Can’t afford California housing? Try living in a tiny sleeping pod. All 4 feet of it
Amid California’s ongoing housing crisis, creative approaches abound.
Enter the pod. Though tiny sleeping spaces within shared buildings are not new, they have reentered the housing conversation thanks to a new startup.
With locations in Palo Alto, San Francisco and Bakersfield, Brownstone Shared Housing has converted two homes and an office space into dwellings for dozens of people, with rents ranging from $500 to $900 per month.
California legislators vote to ban laws that force landlords to evict tenants based on criminal histories. Such policies can disproportionately affect Black and Latino renters.
The basic pods are a very cozy 3.5 feet wide and 4 feet tall, just big enough to fit a twin mattress. They feature amenities such as charging stations, LED lights and individual climate control systems.
Residents share bathrooms and utilize storage lockers for their belongings, most of which won’t fit into the pods.
And even though $500 to $900 may sound like a lot for such limited space, the rates are far cheaper than most alternatives on the traditional rental market.
In Bakersfield, the median studio apartment rents for $995, according to Zillow. In San Francisco, the figure is $2,200. And in Palo Alto, the median studio rents for $2,300.
Unable to afford a down payment on a home, a young couple financed a prefab ADU in their parents’ backyard in L.A.
California’s housing crisis has been a key factor in a mass departure of people from the state. Some 500,000 more Californians left in a recent two-year period than arrived. And about 40% of the state’s residents are considering leaving, according to a recent poll, with housing cited as a main concern.
In a post on X, the social media site formerly known as Twitter, Christian Lewis, the founder of an artificial intelligence startup, said he is living in the San Francisco pod community for a month.
“Several AI founders and indie hackers here,” he wrote, and “the downstairs lounges are actually nice.” He said the building was occupied by about 20 people and featured five bathrooms and two showers.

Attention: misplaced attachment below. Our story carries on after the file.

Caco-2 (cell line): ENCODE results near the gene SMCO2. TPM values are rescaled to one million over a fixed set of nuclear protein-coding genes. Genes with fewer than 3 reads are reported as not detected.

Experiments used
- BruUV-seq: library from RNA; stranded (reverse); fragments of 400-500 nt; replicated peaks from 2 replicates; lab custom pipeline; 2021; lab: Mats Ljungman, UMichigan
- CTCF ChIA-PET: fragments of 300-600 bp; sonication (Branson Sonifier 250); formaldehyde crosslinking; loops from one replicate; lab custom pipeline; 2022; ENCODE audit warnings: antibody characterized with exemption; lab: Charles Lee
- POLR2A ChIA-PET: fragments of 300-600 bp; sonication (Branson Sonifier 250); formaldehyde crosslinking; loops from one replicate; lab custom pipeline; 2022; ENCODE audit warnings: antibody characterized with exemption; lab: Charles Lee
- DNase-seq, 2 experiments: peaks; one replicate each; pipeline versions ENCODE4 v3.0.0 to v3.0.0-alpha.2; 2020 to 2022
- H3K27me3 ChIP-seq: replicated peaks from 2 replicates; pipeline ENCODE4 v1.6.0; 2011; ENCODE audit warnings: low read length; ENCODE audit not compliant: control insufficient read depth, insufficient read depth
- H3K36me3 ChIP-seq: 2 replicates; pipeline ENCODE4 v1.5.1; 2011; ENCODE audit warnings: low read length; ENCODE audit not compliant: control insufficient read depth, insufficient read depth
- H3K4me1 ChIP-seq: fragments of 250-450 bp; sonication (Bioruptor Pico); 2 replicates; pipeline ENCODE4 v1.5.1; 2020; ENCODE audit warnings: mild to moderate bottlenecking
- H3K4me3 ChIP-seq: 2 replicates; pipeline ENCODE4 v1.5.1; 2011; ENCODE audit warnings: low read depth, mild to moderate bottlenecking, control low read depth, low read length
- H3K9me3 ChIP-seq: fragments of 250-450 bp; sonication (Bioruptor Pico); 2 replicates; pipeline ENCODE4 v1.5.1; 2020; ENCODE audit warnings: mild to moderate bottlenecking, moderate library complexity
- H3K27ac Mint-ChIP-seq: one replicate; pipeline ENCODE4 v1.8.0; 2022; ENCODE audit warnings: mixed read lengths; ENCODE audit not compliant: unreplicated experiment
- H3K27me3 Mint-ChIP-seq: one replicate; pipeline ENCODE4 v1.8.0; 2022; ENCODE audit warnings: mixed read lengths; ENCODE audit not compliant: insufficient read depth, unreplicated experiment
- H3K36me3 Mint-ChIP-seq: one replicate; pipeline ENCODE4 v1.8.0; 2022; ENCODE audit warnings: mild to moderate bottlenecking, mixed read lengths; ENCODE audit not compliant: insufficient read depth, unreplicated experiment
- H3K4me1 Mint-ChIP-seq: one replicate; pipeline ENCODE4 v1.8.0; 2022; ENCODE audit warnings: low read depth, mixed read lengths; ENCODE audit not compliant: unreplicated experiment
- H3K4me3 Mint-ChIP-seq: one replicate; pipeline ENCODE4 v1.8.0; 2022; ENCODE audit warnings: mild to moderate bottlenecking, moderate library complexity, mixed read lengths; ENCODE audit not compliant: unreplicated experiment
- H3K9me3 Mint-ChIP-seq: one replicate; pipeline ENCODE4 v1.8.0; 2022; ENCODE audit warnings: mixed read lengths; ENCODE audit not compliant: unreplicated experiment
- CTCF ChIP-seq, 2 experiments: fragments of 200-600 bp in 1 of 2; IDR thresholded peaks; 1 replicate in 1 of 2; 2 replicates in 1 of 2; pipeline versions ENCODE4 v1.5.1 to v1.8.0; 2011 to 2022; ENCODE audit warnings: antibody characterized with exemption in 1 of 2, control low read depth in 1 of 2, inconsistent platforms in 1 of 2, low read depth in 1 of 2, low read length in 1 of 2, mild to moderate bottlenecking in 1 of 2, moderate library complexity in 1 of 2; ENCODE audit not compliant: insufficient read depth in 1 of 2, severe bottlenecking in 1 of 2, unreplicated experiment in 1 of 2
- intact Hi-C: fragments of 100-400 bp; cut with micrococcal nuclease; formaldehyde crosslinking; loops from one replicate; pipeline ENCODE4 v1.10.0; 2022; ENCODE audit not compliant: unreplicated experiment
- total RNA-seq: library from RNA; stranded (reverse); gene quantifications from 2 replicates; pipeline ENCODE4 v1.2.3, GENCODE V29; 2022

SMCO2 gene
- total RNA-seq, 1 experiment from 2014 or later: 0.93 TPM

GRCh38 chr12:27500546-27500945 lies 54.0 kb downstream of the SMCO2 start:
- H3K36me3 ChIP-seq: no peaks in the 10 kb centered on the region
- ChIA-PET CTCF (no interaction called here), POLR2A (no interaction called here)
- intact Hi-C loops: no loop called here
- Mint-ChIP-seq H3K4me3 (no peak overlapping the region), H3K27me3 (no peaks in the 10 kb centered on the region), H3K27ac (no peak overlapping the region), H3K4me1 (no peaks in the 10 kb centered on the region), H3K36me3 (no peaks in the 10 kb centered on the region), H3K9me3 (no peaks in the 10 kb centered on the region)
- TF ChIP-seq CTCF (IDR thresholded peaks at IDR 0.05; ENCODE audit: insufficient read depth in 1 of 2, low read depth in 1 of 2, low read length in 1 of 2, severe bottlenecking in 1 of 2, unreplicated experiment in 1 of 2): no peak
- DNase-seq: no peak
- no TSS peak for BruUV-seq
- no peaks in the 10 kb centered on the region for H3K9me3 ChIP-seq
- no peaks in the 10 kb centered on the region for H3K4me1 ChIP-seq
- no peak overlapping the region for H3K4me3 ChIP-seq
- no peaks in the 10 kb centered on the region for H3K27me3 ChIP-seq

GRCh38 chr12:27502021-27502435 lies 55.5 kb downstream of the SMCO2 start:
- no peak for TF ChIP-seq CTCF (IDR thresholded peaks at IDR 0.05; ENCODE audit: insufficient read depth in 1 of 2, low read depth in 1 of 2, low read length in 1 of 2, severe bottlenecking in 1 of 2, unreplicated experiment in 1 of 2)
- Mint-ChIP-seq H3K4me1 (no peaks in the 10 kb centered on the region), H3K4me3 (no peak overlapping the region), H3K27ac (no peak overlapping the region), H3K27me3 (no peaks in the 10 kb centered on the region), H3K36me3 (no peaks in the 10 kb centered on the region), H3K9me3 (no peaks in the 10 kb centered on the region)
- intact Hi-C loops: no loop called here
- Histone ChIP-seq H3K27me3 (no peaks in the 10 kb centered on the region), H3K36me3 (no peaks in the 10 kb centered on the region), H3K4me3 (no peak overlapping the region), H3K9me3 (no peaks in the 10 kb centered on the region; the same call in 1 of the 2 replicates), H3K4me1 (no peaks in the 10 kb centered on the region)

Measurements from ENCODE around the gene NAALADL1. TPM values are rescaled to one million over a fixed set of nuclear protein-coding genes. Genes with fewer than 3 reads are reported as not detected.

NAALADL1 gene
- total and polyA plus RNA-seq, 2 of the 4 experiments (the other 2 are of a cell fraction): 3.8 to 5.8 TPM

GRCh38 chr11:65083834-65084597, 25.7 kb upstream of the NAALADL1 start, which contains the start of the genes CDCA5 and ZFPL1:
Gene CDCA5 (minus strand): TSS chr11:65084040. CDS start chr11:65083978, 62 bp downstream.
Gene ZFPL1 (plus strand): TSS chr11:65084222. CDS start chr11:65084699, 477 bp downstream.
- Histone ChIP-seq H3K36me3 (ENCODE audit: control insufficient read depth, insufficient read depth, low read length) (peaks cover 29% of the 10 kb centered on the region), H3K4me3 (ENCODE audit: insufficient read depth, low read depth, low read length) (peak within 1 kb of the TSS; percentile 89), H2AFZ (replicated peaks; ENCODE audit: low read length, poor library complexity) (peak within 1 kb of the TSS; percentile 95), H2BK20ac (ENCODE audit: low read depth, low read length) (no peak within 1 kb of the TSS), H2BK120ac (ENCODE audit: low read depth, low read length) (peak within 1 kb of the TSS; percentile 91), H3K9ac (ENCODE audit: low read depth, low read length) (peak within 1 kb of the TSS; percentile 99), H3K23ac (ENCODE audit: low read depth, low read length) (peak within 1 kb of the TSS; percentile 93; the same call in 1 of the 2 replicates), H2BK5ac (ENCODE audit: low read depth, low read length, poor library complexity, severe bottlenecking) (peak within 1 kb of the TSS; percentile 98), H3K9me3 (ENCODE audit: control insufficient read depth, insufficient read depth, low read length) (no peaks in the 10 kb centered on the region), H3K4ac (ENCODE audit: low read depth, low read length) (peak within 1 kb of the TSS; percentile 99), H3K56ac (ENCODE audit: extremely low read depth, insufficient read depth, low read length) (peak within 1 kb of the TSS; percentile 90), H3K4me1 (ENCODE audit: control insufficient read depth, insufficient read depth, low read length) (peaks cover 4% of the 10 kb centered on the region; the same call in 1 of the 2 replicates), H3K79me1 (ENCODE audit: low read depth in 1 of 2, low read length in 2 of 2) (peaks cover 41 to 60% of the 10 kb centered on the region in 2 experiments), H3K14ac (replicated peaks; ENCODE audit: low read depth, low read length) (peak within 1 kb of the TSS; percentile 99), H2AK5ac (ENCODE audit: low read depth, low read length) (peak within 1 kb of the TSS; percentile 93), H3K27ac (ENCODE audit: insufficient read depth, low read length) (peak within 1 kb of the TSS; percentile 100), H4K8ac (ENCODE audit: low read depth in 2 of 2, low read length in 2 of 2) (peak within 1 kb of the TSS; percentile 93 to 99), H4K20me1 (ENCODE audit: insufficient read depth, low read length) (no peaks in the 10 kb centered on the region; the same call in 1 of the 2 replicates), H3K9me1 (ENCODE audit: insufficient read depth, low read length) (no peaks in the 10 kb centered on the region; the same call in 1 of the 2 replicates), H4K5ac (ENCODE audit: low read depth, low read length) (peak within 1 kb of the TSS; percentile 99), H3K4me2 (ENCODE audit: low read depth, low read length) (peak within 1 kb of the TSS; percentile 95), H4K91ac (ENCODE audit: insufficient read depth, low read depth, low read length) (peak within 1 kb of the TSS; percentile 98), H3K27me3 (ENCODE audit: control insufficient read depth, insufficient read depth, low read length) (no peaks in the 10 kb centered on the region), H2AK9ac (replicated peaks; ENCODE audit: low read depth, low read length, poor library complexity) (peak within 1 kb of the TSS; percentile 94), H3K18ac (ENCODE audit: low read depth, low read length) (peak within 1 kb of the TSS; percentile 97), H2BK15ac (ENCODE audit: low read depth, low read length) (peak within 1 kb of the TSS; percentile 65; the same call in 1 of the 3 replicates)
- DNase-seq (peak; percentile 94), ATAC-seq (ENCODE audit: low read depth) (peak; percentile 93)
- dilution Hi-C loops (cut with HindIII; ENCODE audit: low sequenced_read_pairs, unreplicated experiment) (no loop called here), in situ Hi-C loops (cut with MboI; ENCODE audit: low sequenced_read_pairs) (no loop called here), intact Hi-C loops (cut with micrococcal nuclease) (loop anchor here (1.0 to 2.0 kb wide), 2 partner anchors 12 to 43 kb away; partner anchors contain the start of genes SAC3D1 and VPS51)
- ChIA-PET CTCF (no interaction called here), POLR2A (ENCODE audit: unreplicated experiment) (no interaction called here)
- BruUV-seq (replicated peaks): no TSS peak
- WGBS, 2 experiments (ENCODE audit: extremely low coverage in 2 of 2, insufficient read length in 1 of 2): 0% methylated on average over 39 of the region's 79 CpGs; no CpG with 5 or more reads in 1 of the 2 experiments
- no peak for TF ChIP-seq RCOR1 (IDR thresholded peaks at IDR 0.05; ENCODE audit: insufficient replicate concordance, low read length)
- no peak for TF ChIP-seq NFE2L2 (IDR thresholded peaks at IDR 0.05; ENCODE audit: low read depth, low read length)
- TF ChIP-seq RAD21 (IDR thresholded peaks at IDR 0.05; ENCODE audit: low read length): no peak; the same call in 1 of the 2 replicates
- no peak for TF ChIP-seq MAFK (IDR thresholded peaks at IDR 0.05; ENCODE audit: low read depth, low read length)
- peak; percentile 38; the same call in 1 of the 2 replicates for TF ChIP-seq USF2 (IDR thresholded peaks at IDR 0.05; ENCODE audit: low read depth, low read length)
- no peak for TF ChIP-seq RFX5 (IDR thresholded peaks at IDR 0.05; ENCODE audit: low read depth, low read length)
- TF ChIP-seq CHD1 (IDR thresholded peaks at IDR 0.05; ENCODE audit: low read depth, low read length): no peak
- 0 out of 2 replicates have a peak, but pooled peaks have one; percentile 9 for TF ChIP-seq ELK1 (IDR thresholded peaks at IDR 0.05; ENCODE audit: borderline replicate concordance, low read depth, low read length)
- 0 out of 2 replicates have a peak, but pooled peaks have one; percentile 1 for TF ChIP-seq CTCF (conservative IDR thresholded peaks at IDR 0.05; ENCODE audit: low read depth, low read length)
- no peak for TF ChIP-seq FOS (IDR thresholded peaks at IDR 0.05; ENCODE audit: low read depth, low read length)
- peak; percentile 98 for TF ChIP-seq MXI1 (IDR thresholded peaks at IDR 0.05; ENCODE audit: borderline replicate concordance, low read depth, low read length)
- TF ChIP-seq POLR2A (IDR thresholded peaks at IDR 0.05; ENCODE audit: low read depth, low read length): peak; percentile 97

Aside from saving money, Lewis wrote, the benefit of pod living included that “there’s a lot of cool people here too.”
The company’s founders, James Stallworth and Christina Lennox, have themselves experienced housing insecurity.
Stallworth, 31, grew up in San Bernardino. His education at Stanford took more than four years, and after his fourth year the university stopped providing him housing.
He couch-surfed and found a free option in the basement of a Palo Alto hacker house that allowed him to stay in exchange for his help developing a website. “Free was about all I could afford,” he said, so the house was an attractive option.
The Bay Area tech titans’ plan to create a utopia in Solano County contains a kernel of wisdom about the kind of suburban growth the state wants and needs.
At the hacker house, Stallworth saw doctors, students and more congregating in a room with 20 child-sized bunk beds. “I realized there was a need for people,” he said, but decided he could provide something better.
He got a job at the California state auditor’s office, and there he met Lennox. “She had struggled with housing as well,” he said, and went “from being basically homeless to actually owning several properties.”
Lennox, 29, and Stallworth quit their jobs three years ago, started their company and opened the first house — a converted rental home in Palo Alto — a year later.
California is losing population and adding housing units, but housing costs are still sky-high, and experts don’t expect that to change anytime soon.
The Bakersfield pods are located in a house Lennox owns. And business is booming.
“We have 50 beds between our three properties,” Stallworth said, “and 49 are booked.”
The co-founder said this is just the beginning. “Our goal is to solve the problem,” he said of the housing crisis, “so we’re definitely planning on expanding.”
Start your day right
Sign up for Essential California for news, features and recommendations from the L.A. Times and beyond in your inbox six days a week.
You may occasionally receive promotional content from the Los Angeles Times.